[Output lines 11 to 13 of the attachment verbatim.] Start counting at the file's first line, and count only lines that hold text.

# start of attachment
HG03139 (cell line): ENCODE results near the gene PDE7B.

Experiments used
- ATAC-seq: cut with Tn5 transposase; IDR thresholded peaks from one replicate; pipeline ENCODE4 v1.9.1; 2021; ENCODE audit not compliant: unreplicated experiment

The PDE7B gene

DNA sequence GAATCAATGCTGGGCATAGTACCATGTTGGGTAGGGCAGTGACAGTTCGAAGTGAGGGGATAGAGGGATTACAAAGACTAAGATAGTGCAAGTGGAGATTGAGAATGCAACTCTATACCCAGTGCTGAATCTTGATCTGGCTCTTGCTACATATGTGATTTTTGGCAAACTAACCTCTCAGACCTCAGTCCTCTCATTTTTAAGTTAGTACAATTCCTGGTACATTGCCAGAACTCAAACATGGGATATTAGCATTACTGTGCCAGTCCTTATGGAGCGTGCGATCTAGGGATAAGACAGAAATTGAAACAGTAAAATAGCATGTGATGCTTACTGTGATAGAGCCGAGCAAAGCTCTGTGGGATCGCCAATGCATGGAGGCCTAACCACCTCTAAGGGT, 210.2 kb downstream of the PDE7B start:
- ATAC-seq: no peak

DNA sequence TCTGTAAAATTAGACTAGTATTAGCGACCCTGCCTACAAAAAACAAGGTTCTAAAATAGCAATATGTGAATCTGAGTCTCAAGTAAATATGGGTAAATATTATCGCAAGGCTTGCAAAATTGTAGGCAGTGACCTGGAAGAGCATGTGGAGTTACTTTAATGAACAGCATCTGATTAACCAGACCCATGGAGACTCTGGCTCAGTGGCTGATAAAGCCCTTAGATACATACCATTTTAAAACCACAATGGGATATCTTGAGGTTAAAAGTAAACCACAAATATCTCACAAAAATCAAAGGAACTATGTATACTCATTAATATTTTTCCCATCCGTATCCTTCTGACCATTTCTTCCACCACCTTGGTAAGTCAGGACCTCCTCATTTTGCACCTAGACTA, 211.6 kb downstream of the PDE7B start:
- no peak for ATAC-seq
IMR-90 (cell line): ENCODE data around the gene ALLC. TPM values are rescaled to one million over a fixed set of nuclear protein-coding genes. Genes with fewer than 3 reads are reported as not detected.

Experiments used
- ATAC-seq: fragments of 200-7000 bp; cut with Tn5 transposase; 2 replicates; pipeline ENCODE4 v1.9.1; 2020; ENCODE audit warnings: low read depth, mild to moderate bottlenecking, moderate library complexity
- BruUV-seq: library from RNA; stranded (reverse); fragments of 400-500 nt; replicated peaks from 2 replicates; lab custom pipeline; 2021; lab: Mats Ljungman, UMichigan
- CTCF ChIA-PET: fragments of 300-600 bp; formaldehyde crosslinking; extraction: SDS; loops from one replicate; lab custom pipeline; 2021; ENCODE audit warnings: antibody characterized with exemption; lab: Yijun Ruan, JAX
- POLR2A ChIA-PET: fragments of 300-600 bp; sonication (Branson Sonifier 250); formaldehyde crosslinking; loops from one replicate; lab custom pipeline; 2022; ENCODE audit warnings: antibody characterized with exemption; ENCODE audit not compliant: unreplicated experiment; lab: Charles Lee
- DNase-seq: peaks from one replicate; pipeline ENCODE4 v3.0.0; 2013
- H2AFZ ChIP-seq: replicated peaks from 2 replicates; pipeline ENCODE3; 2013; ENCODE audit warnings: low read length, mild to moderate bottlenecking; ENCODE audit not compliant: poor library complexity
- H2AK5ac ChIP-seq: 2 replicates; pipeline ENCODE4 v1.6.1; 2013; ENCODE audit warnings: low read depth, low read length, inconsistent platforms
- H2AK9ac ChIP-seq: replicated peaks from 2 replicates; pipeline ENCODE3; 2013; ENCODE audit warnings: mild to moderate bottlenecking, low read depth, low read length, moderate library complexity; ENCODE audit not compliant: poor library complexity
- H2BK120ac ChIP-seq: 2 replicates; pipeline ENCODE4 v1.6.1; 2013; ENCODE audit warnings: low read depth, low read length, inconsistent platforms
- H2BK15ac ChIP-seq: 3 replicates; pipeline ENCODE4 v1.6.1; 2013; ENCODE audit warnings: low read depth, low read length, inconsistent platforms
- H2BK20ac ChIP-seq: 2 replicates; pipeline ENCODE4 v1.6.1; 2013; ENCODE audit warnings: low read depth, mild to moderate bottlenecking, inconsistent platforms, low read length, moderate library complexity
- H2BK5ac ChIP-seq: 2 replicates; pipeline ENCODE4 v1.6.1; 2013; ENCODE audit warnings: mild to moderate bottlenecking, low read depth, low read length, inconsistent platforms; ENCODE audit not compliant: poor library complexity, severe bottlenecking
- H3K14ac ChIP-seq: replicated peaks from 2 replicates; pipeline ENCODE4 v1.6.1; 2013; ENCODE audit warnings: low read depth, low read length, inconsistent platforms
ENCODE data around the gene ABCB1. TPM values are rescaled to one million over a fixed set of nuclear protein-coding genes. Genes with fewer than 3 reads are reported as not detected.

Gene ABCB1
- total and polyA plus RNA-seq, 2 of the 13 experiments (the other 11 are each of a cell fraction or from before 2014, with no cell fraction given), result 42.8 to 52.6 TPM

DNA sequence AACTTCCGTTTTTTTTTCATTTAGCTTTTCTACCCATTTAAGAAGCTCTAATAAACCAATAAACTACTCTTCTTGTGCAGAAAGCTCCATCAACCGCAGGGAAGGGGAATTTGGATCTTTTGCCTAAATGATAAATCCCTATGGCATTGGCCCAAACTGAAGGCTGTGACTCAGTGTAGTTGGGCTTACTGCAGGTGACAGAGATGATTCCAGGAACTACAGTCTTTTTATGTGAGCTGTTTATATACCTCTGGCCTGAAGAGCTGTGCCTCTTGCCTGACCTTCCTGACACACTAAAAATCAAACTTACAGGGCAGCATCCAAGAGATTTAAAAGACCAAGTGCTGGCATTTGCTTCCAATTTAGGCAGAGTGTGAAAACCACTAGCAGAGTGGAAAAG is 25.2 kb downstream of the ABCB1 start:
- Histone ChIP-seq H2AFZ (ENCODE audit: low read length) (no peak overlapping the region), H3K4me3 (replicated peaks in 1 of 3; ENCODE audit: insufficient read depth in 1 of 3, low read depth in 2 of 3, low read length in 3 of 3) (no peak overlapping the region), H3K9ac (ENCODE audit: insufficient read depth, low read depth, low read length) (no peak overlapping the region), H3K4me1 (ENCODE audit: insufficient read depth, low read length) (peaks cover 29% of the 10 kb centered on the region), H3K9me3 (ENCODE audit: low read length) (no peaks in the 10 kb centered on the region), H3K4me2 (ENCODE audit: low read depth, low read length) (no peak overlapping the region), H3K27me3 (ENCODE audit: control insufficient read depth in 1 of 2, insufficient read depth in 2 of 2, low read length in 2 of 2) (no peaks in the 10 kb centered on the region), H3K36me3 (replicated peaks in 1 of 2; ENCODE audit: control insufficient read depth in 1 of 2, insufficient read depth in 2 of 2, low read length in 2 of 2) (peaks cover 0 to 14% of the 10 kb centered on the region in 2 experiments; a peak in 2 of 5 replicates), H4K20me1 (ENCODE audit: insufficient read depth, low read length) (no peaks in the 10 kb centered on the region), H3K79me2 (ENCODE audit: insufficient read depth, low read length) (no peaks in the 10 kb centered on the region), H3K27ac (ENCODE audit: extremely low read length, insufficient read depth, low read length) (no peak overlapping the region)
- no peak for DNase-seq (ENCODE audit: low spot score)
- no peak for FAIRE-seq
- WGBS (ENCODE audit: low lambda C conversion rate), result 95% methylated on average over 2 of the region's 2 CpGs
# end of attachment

- ATAC-seq: fragments of 200-7000 bp; cut with Tn5 transposase; 2 replicates; pipeline ENCODE4 v1.9.1; 2020; ENCODE audit warnings: low read depth, mild to moderate bottlenecking, moderate library complexity
- BruUV-seq: library from RNA; stranded (reverse); fragments of 400-500 nt; replicated peaks from 2 replicates; lab custom pipeline; 2021; lab: Mats Ljungman, UMichigan
- CTCF ChIA-PET: fragments of 300-600 bp; formaldehyde crosslinking; extraction: SDS; loops from one replicate; lab custom pipeline; 2021; ENCODE audit warnings: antibody characterized with exemption; lab: Yijun Ruan, JAX